Put a fillet of fish on a microwave-proof plate with some butter (to taste, but perhaps start with a blob or two about the size of a dice), seasoning and a small handful of herbs, cover with cling film and ping. It should take 3-4 minutes on high.
You can also make a nice sauce using Chinese flavours like soy, water ginger and garlic - just put them in a bowl with the fish, and cling and ping as above.
Lobster and Crab
To cook a lobster, bring a large saucepan of salted water to the boil, add the lobster and cook for 10 minutes (this will vary by weight, roughly 10 minutes per 450g/1lb and 3 minutes on top for each additional pound). Remove the lobster from the water and leave to cool, before cutting in half lengthways from head to tail, removing all the meat and picking all the meat from the claws.
The method is the same for a crab. Bring a large pot of well-salted water to the boil. Add the crab to the pan and boil for about 15 per 1kg (2lb), adding more time for more weight. Remove from the water and stand on its nose to allow the water to drain away as the crab cools. Once cooled, remove the legs and claws by pulling them off from the body. Place the crab on its back (hard shell-side down), put your hands under the edge of the crab and push upwards until you hear it break. Lever the crab apart. Remove the spongy ‘dead men’s fingers’, stomach sac and hard membranes and discard. Use a spoon to remove the brown meat from the shell. Break each claw in half and scrape the white meat out of the thick end of the claw. Use the back of a heavy-bladed knife to crack open the remaining claw and the pincers. To remove the meat from the body of the crab, take a sharp knife and cut the crab body in half then in half again. Pick out the meat using your fingers.
A fine and simple way of enjoying crab is a simple crab sandwich. To make this, spread some mayonnaise onto a piece of good brown bread, place some brown crabmeat on top, then add a layer of chunky white crabmeat, some sliced cucumber and a sprinkling of cayenne pepper and lemon juice and sandwich between the other piece of bread – fantastic!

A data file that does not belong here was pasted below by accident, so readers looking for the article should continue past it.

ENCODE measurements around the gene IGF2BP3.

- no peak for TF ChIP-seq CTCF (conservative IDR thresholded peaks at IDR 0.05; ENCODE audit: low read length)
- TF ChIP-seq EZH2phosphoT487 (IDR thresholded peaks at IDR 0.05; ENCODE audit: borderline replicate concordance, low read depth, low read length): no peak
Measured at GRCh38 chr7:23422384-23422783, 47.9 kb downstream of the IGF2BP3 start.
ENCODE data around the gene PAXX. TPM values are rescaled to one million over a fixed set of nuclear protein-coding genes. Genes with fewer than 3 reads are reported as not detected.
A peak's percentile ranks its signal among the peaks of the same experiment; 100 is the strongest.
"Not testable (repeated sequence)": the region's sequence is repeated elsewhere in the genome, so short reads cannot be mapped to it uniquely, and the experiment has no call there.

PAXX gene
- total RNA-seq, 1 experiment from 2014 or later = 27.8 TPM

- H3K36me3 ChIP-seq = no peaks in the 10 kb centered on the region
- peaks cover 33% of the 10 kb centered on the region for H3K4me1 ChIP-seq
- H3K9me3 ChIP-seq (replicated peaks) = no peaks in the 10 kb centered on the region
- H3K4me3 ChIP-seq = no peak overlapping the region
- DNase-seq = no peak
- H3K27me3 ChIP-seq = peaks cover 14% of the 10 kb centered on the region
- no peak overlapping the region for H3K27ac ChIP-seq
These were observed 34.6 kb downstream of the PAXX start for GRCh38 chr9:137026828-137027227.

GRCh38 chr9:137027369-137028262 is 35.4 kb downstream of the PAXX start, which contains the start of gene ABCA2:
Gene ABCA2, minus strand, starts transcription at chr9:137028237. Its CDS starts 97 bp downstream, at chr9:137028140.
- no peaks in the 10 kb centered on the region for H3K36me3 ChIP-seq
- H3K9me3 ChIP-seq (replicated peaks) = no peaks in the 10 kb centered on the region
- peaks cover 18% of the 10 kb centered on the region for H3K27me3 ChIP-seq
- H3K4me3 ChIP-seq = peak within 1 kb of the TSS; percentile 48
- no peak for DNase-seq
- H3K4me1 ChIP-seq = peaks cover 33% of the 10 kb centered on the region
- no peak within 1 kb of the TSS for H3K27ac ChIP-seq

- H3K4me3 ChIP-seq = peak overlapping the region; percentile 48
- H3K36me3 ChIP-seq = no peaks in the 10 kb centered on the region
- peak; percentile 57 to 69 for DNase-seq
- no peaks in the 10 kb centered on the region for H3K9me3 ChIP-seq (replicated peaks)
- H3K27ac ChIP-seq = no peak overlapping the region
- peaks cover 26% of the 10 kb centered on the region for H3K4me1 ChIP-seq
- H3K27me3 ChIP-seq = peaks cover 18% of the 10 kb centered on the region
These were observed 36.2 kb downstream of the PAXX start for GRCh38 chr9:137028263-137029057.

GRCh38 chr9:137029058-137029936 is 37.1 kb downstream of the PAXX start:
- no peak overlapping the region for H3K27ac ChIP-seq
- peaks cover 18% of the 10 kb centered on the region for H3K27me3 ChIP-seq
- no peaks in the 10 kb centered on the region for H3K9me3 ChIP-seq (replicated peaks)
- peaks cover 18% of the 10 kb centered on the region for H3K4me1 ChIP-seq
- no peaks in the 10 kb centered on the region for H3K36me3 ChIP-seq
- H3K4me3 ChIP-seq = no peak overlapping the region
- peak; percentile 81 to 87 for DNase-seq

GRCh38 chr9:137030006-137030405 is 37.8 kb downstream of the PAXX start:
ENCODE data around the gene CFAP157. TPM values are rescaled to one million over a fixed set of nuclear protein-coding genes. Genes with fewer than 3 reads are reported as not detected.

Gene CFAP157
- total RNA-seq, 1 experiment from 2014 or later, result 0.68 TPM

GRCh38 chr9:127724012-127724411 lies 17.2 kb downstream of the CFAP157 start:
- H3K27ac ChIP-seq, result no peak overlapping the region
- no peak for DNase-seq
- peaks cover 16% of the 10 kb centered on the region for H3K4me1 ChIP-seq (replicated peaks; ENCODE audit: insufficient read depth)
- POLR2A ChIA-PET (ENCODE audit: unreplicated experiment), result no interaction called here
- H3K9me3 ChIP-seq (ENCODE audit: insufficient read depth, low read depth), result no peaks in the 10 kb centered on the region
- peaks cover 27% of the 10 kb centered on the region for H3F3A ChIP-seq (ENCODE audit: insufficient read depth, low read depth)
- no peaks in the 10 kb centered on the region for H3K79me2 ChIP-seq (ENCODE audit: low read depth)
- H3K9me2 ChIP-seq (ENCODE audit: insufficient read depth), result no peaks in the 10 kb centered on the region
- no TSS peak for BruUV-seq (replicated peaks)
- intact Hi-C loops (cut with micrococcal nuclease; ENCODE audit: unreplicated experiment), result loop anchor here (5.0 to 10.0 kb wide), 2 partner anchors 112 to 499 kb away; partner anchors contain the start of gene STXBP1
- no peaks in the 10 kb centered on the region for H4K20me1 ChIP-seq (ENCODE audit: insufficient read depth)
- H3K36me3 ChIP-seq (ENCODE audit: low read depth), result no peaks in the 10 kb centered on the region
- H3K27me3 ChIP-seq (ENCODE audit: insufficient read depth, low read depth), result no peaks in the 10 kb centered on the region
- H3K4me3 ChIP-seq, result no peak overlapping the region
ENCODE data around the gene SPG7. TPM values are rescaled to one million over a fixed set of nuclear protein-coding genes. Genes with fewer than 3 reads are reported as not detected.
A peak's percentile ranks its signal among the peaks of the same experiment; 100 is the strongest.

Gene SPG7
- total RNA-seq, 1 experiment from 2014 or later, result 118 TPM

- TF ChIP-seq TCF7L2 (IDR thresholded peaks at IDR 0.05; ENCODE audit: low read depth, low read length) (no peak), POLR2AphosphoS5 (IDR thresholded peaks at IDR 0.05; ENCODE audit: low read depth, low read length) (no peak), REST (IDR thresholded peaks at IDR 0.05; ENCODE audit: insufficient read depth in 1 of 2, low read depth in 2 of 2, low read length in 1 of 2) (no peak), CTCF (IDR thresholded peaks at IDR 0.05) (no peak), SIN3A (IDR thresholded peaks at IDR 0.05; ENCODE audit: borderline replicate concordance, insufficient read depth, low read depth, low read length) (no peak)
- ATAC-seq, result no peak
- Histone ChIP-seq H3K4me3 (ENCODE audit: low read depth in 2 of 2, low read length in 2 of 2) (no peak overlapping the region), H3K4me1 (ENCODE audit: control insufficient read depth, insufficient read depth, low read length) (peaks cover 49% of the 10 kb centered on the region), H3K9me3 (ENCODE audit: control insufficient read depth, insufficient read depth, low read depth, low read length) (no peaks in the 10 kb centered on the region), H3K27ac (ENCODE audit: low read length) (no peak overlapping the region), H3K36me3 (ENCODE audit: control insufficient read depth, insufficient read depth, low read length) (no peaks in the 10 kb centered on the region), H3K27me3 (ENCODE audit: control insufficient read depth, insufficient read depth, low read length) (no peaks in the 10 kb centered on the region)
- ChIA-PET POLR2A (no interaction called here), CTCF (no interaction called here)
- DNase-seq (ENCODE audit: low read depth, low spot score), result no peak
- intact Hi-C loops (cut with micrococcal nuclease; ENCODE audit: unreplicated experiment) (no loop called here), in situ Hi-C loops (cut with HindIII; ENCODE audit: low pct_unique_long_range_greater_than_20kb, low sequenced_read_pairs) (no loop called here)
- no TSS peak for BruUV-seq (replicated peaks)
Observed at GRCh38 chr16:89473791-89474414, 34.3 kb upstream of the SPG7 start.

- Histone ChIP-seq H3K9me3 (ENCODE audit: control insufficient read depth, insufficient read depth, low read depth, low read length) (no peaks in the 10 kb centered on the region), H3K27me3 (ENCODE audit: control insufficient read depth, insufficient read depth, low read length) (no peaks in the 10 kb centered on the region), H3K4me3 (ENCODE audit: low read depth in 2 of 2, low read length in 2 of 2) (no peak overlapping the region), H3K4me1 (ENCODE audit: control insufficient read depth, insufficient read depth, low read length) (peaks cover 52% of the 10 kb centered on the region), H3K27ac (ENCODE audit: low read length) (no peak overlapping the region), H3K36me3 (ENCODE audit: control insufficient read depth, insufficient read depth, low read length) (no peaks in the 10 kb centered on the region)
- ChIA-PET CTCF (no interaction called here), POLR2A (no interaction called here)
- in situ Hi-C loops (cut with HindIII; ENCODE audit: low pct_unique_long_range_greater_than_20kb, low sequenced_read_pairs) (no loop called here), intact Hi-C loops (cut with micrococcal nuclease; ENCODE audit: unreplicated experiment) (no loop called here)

Use a paper towel to pat the fish dry on both sides and try to remove any small bones. Season the top/skin of the fish generously with salt and pepper. Warm some oil or butter in a skillet over a medium-high heat. The pan is ready when a flick of water sizzles on contact with the pan. Lay the fish, seasoned/skin side down, in the pan.
Cook the fish for 2 to 3 minutes without moving it. When ready to flip, the underside should look golden and crispy. It should also release fairly easily from the pan using a fish spatula. While the first side cooks, season the other side with salt and pepper. Flip the fish to the second side and cook for another 2 to 3 minutes. When ready, the fish will be opaque all the way through and flake apart easily.
Serve the fish while still hot from the pan with any finishing garnishes. White fish can often be very flaky after cooking; don't worry if it flakes apart a bit as you serve it.
Pre-heat Air Fryer to 360°F/185°C for 5 minutes. Rinse and pat dry the fish. Remove any small bones. Season with salt and pepper. Lightly spray the air fryer basket/rack or lay a perforated parchment sheet or silicone mat. Air Fry at 360°F/185°C for about 9 minutes, or until fish can be flaked with a fork. Timing will depend on the thickness of the fillets
Some fish fillets are thicker than others, so if air frying with a thicker fish steak, add an additional 1-2 minutes until it’s cooked to your preferred texture. If you’re air frying in a larger air fryer with multiple fillets (3-4), then you will need to add a bit more cooking time too